Bosses may be struggling to find staff in Malaysia, but here's a simple solution which might alleviate their talent shortage woes - allowing their staff work-life balance.

According to Universum's new report, Talent Attraction in Emerging Markets, work-life balance is the biggest career goal of students in Malaysia.

Polling students studying business or engineering in countries considered as emerging markets, the report found 63% of students in Malaysia cited work-life balance as their top corporate priority.

This percentage was among the highest among all the countries surveyed - tying with Chile.

Argentina came in at second place at 59%, followed by Costa Rica (58%) and Brazil (57%).

On an average, the report stated 47% of students worldwide studying business stated work-life balance as their top priority - 1% higher than engineering students.

"Young professionals care deeply about work-life balance, and those in emerging markets are no different," the report stated.

"It’s not really a career goal in the literal sense of the words, but rather, an aspiration about the degree to which work and personal life can blend."

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In North African countries, however, being entrepreneurial was graduates’ top career goal.

"We expected to see job security among the main concerns of students in emerging markets. It would be natural for job security to appeal to graduates who’ve grown up in countries with a high potential for economic and political instability."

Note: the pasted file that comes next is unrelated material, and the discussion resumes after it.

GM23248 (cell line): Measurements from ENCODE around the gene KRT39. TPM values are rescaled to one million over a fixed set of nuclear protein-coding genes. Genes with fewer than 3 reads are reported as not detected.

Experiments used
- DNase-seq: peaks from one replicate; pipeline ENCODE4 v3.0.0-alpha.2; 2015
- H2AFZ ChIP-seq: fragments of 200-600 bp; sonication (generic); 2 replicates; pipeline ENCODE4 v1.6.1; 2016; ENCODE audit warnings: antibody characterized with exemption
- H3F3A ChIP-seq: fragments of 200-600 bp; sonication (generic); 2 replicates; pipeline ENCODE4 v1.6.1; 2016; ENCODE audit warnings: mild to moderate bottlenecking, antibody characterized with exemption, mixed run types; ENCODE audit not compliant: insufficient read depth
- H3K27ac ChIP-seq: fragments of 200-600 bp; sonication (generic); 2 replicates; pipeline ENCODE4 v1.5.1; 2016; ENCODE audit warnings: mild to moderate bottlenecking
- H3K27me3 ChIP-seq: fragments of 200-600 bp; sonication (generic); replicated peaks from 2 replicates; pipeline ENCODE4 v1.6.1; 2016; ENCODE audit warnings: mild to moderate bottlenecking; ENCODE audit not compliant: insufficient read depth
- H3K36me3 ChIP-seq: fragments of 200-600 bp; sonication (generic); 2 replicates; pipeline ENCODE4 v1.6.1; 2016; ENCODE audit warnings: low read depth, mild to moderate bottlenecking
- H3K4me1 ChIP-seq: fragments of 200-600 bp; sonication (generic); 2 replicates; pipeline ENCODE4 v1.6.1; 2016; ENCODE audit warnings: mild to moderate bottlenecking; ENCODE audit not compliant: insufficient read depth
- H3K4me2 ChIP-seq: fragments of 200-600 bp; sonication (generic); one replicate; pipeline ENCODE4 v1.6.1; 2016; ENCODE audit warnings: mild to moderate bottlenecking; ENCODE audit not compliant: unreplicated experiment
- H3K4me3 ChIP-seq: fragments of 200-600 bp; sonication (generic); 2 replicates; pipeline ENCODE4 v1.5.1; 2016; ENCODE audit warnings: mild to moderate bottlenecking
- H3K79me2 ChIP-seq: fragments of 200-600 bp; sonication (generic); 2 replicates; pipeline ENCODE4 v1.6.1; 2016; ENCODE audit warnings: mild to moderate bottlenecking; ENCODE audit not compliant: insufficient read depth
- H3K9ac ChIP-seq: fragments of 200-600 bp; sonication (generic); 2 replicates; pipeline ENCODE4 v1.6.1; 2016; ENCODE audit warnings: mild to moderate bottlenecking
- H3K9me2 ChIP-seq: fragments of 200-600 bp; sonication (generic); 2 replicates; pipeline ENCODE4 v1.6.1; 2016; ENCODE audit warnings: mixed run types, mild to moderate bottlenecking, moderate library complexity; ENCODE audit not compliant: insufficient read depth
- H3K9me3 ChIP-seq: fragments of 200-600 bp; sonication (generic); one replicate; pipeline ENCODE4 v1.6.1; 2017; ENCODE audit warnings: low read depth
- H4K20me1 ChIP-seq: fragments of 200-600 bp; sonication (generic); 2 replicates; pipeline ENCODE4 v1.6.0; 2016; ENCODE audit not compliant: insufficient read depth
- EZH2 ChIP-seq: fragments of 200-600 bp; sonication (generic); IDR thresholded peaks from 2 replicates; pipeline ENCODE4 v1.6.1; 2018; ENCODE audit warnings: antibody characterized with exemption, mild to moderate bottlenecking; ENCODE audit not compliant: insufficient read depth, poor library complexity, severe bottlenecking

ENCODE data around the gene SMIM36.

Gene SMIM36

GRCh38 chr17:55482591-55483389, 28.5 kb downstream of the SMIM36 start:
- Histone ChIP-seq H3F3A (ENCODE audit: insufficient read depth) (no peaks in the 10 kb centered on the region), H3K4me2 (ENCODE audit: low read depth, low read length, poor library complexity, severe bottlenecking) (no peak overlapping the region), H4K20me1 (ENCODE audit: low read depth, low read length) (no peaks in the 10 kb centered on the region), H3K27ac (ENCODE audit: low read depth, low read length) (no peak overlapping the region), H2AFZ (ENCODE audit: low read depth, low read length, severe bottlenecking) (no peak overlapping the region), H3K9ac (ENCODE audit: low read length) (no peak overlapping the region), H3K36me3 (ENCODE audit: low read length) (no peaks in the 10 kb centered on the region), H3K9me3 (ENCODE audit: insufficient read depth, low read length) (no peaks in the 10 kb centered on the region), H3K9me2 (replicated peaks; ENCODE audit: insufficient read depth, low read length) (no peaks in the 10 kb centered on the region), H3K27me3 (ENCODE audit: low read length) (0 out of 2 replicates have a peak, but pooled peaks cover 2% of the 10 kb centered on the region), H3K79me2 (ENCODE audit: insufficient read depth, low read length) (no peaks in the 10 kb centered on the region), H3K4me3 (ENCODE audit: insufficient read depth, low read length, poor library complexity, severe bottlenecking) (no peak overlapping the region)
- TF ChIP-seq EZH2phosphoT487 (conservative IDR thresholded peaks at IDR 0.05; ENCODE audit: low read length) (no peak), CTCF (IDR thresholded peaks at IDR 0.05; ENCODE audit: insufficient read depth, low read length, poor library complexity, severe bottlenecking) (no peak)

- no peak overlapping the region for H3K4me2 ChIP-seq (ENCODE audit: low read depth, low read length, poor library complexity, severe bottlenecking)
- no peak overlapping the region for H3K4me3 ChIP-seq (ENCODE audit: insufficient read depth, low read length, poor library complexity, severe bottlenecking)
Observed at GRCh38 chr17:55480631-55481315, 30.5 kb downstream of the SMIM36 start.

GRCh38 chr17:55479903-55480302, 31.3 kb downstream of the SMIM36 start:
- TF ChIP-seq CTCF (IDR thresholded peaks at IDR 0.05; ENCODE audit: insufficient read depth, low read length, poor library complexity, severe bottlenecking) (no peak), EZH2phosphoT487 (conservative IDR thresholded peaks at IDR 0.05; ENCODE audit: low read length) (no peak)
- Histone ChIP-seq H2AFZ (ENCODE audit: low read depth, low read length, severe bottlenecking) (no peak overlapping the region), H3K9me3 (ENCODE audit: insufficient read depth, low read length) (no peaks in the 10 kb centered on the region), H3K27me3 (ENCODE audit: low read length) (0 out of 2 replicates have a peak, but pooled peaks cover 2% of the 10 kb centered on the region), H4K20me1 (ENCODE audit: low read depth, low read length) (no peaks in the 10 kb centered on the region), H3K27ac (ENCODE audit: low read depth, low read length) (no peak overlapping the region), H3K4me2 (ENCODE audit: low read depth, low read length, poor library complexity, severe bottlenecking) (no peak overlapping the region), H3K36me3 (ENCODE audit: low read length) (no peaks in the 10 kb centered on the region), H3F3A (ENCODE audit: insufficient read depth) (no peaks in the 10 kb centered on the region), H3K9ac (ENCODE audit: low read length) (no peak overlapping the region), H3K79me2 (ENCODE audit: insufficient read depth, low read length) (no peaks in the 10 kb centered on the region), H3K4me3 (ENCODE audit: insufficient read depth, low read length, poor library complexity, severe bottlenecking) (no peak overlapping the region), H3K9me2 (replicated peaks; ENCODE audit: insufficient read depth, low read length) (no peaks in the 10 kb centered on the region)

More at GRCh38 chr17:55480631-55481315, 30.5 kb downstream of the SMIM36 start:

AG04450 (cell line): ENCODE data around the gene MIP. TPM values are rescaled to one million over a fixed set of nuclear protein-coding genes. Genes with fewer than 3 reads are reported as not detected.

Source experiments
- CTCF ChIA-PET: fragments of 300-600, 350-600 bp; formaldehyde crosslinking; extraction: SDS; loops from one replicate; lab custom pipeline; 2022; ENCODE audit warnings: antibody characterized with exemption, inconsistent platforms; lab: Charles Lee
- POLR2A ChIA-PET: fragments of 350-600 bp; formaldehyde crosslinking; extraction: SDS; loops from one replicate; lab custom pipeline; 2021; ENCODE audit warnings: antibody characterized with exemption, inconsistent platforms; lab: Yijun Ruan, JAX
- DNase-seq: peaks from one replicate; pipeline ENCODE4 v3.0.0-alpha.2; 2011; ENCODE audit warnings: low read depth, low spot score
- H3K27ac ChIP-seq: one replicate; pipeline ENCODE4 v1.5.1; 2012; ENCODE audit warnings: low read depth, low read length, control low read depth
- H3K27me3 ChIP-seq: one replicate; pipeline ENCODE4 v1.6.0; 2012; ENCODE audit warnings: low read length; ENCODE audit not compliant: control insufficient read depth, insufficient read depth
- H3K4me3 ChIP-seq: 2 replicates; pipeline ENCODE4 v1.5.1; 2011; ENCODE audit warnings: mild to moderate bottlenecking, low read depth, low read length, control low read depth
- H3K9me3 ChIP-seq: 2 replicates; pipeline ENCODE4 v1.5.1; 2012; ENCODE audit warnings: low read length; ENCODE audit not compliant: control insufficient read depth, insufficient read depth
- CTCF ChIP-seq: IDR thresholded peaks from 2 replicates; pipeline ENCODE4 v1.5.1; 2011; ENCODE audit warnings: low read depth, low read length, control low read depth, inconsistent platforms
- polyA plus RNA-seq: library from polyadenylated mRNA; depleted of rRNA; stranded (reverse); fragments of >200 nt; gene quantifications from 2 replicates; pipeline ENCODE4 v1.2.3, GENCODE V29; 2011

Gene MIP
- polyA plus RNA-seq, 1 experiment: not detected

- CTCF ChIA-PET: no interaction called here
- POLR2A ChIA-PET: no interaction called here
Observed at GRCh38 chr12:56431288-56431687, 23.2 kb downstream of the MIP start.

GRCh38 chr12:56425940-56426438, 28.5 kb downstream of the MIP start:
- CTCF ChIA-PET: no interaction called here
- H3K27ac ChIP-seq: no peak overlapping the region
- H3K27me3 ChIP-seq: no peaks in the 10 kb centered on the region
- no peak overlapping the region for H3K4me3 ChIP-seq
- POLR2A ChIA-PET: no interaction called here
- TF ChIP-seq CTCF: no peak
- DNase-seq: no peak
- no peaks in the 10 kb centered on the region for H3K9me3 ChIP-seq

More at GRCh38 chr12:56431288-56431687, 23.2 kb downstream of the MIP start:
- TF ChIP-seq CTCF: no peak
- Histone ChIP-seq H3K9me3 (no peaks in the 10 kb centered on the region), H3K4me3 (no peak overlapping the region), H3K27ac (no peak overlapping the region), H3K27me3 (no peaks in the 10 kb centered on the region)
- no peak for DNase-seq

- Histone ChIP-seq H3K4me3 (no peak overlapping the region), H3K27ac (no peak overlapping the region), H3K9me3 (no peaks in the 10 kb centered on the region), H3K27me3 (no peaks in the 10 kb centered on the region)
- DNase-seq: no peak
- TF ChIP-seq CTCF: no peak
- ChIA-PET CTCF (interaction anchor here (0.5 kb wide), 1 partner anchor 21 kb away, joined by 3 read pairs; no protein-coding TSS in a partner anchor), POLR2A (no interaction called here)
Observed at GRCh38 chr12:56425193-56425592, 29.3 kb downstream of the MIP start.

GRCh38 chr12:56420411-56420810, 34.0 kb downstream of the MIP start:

"What is interesting, however, is the fact that being entrepreneurial or creative/innovative rated more highly – coming in second only to work-life balance," the report stated.

When it came to specific qualities of an employer these students look out for, a creative and dynamic work environment is the most sought-after attribute of workplace culture among students of both fields.

Professional training and development opportunities, as well as leaders who support such development, were also ranked highly by students worldwide.

"We see this as an indication that members of this generation, no matter where they are in the world, are really taking a different approach to work," said Petter Nylander, global CEO of Universum.

"Work and life are merging – students today don’t see as much of a separation between the two as they have in the past, and they know what a large role their work will play in their lives."

It is because of this reason, he added, that students want to work in an environment that resonates, urging employers to rise to the challenge and make investing in the work environment a priority.

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